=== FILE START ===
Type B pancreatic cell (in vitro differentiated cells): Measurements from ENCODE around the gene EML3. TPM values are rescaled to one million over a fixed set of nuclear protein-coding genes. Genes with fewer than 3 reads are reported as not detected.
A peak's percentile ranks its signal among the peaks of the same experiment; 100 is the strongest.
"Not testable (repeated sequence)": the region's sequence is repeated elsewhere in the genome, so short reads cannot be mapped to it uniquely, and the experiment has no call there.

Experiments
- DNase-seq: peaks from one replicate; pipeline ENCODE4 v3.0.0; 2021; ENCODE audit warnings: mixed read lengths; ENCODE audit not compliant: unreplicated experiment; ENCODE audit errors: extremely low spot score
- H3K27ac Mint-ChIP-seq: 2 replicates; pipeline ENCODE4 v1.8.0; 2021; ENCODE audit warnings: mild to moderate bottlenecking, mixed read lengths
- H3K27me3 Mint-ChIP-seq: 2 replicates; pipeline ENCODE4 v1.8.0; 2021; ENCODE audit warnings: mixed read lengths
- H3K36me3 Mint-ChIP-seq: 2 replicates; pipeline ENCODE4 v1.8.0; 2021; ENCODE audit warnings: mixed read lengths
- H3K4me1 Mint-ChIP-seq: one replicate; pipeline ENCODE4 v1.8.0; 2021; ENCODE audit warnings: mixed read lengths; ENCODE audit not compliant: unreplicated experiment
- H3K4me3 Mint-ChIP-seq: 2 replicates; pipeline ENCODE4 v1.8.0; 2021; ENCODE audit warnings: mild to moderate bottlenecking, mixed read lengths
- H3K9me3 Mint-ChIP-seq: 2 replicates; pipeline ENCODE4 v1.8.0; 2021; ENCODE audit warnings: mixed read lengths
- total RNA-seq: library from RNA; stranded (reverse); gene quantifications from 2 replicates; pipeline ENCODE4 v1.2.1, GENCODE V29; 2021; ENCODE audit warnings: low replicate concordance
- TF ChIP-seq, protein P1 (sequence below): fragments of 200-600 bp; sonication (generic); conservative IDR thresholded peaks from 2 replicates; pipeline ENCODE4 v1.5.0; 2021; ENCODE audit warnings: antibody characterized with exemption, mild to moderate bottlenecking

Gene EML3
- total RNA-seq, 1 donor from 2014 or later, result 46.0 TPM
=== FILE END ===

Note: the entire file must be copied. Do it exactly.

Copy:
Type B pancreatic cell (in vitro differentiated cells): Measurements from ENCODE around the gene EML3. TPM values are rescaled to one million over a fixed set of nuclear protein-coding genes. Genes with fewer than 3 reads are reported as not detected.
A peak's percentile ranks its signal among the peaks of the same experiment; 100 is the strongest.
"Not testable (repeated sequence)": the region's sequence is repeated elsewhere in the genome, so short reads cannot be mapped to it uniquely, and the experiment has no call there.

Experiments
- DNase-seq: peaks from one replicate; pipeline ENCODE4 v3.0.0; 2021; ENCODE audit warnings: mixed read lengths; ENCODE audit not compliant: unreplicated experiment; ENCODE audit errors: extremely low spot score
- H3K27ac Mint-ChIP-seq: 2 replicates; pipeline ENCODE4 v1.8.0; 2021; ENCODE audit warnings: mild to moderate bottlenecking, mixed read lengths
- H3K27me3 Mint-ChIP-seq: 2 replicates; pipeline ENCODE4 v1.8.0; 2021; ENCODE audit warnings: mixed read lengths
- H3K36me3 Mint-ChIP-seq: 2 replicates; pipeline ENCODE4 v1.8.0; 2021; ENCODE audit warnings: mixed read lengths
- H3K4me1 Mint-ChIP-seq: one replicate; pipeline ENCODE4 v1.8.0; 2021; ENCODE audit warnings: mixed read lengths; ENCODE audit not compliant: unreplicated experiment
- H3K4me3 Mint-ChIP-seq: 2 replicates; pipeline ENCODE4 v1.8.0; 2021; ENCODE audit warnings: mild to moderate bottlenecking, mixed read lengths
- H3K9me3 Mint-ChIP-seq: 2 replicates; pipeline ENCODE4 v1.8.0; 2021; ENCODE audit warnings: mixed read lengths
- total RNA-seq: library from RNA; stranded (reverse); gene quantifications from 2 replicates; pipeline ENCODE4 v1.2.1, GENCODE V29; 2021; ENCODE audit warnings: low replicate concordance
- TF ChIP-seq, protein P1 (sequence below): fragments of 200-600 bp; sonication (generic); conservative IDR thresholded peaks from 2 replicates; pipeline ENCODE4 v1.5.0; 2021; ENCODE audit warnings: antibody characterized with exemption, mild to moderate bottlenecking

Gene EML3
- total RNA-seq, 1 donor from 2014 or later, result 46.0 TPM